NEW DELHI: The decision by India and the European Union (EU) to resume free trade talks was not a “capricious” one, but a call taken after the two sides felt confident about it, Indian foreign minister S Jaishankar said Wednesday.
“The progress that we made this year, most of all, is political… it is political, it is strategic,” Jaishankar said at a session on the future of India and the EU relations that follows a summit between Prime Minister Narendra Modi and the leaders of all 27 EU member states in May.
The key highlights of the summit, held during the Portguese presidency of the EU, was a decision by the two sides to resume free trade talks stalled since 2013 as well as join hands for a connectivity partnership in India and in Africa and Central Asia.
“Connecitvity, data, technology even the climate challenge — all of this is going to require us to work together more closely,” Jaishankar said. “We have crossed a threshold, we have seen more momentum more energy” in the relationship, he added.
On his part, Portugese foreign minister Augusto Santos Silva said India was one of EU’s key partners in Asia, not China, which he described variously as a “selective partner,” “competitor” and “systemic rival”.
“The way we see institutions, the way we see political fundamentals, the way we see human rights, the way we see the role of civil society is very different when you see from the point of view of Brussels or when you speak from the view of Beijing,” Silva said at the online event hosted by the New Delhi-based Observer Research Foundation think tank. “That is why in these crucial areas our partner in Asia is not China, our partner in Asia is India,” he said.
According to Silva, the European Union was paying less attention to India than it should have. The US, the UK and several European countries had prepared their national strategies for the Indo-Pacific region. “We needed to focus on this issue at the European level. This (a EU level strategy for the Indo-Pacific) was the purpose of the (India-EU) Leaders’ meeting that was held in virtual format in Porto last month. The main results of the India-EU summit were political — the resumption of a high level dialogue between the two largest democracies, India and the EU, the improvement of sectoral partnerships that are very, very important, the connectivity partnership and the resumption of the free trade talks,” he said.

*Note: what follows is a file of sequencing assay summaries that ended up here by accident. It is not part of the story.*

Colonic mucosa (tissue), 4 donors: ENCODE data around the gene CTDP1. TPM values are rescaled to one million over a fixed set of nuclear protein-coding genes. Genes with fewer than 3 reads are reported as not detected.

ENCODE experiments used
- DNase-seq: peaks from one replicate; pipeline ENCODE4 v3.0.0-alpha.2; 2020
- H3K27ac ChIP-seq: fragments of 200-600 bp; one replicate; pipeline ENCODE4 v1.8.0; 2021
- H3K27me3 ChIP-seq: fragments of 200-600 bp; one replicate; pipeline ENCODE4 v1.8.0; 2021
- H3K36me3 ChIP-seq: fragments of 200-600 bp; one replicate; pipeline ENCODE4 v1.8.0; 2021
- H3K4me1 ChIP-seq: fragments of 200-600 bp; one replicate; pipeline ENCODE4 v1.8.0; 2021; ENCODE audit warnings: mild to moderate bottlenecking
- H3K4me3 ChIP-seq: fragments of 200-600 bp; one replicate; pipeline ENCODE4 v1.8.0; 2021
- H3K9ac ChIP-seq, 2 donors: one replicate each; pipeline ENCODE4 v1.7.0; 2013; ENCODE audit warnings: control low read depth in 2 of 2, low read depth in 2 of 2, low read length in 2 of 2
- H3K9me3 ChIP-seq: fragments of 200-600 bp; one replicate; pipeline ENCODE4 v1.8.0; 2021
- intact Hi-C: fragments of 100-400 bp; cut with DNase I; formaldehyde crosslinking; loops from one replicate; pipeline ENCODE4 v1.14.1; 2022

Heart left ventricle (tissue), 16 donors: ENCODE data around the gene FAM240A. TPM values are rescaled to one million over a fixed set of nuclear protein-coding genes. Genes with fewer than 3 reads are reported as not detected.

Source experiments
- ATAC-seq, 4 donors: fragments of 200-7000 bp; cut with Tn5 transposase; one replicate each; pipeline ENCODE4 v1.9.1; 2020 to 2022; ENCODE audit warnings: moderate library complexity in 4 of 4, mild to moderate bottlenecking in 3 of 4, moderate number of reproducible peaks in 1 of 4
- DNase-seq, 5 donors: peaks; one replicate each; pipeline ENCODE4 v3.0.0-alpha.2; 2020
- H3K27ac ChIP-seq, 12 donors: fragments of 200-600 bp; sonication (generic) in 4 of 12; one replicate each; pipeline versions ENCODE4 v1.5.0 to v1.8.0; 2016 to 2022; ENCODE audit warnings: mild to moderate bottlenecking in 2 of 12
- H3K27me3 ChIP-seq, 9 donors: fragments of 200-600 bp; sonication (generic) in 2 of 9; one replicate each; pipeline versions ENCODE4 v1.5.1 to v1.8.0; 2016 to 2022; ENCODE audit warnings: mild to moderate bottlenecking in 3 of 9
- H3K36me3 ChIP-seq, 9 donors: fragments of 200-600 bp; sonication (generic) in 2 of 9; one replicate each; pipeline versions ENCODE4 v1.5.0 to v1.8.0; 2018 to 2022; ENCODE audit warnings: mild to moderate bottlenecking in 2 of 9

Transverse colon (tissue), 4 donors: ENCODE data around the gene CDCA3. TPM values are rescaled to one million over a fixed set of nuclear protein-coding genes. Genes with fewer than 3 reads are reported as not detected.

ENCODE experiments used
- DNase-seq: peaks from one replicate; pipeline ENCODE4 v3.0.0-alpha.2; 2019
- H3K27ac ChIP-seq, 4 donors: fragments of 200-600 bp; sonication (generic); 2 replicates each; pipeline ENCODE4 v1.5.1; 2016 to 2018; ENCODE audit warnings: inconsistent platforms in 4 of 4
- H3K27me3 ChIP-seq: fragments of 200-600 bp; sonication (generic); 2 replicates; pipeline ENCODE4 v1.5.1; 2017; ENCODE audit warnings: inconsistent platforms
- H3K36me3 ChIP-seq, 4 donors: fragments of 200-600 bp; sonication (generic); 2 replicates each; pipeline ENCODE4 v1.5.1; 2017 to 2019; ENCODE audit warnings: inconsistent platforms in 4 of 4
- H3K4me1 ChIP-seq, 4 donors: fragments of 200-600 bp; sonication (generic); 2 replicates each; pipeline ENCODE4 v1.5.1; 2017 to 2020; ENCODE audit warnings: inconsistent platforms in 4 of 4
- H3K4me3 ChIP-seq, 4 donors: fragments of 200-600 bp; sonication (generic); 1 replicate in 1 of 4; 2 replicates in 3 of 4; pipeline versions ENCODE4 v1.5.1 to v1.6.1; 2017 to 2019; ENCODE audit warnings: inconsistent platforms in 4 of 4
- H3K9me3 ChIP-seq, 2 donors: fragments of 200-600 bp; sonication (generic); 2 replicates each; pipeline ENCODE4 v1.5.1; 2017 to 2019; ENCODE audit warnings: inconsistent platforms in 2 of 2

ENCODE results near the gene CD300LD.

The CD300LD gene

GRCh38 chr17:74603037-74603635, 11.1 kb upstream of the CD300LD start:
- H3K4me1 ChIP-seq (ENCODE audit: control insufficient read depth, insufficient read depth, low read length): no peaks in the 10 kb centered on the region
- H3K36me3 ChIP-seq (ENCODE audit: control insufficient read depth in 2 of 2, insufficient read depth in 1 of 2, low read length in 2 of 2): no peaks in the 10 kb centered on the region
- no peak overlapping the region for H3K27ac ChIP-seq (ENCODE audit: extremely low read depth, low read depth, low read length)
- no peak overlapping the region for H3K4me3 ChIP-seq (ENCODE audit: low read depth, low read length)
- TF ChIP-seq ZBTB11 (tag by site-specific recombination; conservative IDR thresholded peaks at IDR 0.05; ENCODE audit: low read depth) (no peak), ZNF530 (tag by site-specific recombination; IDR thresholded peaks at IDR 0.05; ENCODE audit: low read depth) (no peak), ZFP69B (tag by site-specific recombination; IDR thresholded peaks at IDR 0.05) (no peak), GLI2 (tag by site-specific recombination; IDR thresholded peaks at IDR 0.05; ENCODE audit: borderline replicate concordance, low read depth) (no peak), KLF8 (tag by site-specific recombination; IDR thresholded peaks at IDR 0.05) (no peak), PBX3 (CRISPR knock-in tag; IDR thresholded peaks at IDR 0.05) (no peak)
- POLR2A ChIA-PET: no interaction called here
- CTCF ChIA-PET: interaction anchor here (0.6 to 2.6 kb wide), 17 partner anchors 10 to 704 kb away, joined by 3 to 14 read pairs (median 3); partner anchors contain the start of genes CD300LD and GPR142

Going forward, the areas that the two partners would be looking at would be technology and artificial intelligence, Jaishankar said. Data security, cyber security and privacy, EU and their conversations with big tech were all issues of interest to India, he said, adding that connectivity in general and digital connectivity in particular was a “fairly fertile area to be explored” between India and the EU.
On the question of waiver of patents related to vaccines, there seemed to be differences between the two sides with Silva saying that the EU was of the view that innovation and research and development needed to be preserved given that there were predictions of future waves of the covid-19 pandemic. The EU had given one billion euros for scaling up vaccine production in Africa and a similar amount was being contemplated for Latin America, he said.
Jaishankar on his part stressed that to scale up vaccine production to meet the challenges for inoculating the world, Europe needed to keep open supply chains as well as consider a waiver of patents as proposed by India and South Africa at the WTO. The minister said that without “dramatically” scaling up production, the world would not be able to deal with the challenges of today.
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